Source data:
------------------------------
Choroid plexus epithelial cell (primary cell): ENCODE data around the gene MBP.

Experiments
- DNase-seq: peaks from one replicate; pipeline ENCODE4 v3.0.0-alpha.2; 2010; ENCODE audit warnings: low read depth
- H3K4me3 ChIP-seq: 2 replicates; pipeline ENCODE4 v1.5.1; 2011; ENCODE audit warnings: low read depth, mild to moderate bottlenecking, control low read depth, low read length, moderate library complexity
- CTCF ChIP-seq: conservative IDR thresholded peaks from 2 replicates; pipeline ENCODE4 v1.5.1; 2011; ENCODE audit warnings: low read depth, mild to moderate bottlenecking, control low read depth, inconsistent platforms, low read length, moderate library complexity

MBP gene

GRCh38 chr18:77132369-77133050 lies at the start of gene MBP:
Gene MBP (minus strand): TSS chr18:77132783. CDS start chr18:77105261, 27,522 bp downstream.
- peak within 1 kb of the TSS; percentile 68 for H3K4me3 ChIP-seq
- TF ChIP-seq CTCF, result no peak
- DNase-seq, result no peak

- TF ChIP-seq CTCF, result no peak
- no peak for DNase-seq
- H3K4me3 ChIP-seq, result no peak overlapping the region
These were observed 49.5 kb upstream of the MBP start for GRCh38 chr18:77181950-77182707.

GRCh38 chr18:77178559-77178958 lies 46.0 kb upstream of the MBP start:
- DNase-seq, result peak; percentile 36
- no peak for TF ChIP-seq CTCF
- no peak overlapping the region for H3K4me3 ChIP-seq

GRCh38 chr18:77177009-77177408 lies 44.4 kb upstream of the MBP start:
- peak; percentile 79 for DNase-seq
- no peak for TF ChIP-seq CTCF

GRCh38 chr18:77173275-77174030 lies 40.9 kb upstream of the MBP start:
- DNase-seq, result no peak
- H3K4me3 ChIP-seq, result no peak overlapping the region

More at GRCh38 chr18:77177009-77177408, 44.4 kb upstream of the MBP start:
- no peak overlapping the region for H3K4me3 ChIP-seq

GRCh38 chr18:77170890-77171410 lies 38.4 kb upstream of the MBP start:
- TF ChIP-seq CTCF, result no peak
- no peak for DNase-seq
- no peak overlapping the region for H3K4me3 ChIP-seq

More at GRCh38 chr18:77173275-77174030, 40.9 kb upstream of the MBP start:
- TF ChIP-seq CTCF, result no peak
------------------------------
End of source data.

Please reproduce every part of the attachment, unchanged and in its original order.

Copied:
Choroid plexus epithelial cell (primary cell): ENCODE data around the gene MBP.

Experiments
- DNase-seq: peaks from one replicate; pipeline ENCODE4 v3.0.0-alpha.2; 2010; ENCODE audit warnings: low read depth
- H3K4me3 ChIP-seq: 2 replicates; pipeline ENCODE4 v1.5.1; 2011; ENCODE audit warnings: low read depth, mild to moderate bottlenecking, control low read depth, low read length, moderate library complexity
- CTCF ChIP-seq: conservative IDR thresholded peaks from 2 replicates; pipeline ENCODE4 v1.5.1; 2011; ENCODE audit warnings: low read depth, mild to moderate bottlenecking, control low read depth, inconsistent platforms, low read length, moderate library complexity

MBP gene

GRCh38 chr18:77132369-77133050 lies at the start of gene MBP:
Gene MBP (minus strand): TSS chr18:77132783. CDS start chr18:77105261, 27,522 bp downstream.
- peak within 1 kb of the TSS; percentile 68 for H3K4me3 ChIP-seq
- TF ChIP-seq CTCF, result no peak
- DNase-seq, result no peak

- TF ChIP-seq CTCF, result no peak
- no peak for DNase-seq
- H3K4me3 ChIP-seq, result no peak overlapping the region
These were observed 49.5 kb upstream of the MBP start for GRCh38 chr18:77181950-77182707.

GRCh38 chr18:77178559-77178958 lies 46.0 kb upstream of the MBP start:
- DNase-seq, result peak; percentile 36
- no peak for TF ChIP-seq CTCF
- no peak overlapping the region for H3K4me3 ChIP-seq

GRCh38 chr18:77177009-77177408 lies 44.4 kb upstream of the MBP start:
- peak; percentile 79 for DNase-seq
- no peak for TF ChIP-seq CTCF

GRCh38 chr18:77173275-77174030 lies 40.9 kb upstream of the MBP start:
- DNase-seq, result no peak
- H3K4me3 ChIP-seq, result no peak overlapping the region

More at GRCh38 chr18:77177009-77177408, 44.4 kb upstream of the MBP start:
- no peak overlapping the region for H3K4me3 ChIP-seq

GRCh38 chr18:77170890-77171410 lies 38.4 kb upstream of the MBP start:
- TF ChIP-seq CTCF, result no peak
- no peak for DNase-seq
- no peak overlapping the region for H3K4me3 ChIP-seq

More at GRCh38 chr18:77173275-77174030, 40.9 kb upstream of the MBP start:
- TF ChIP-seq CTCF, result no peak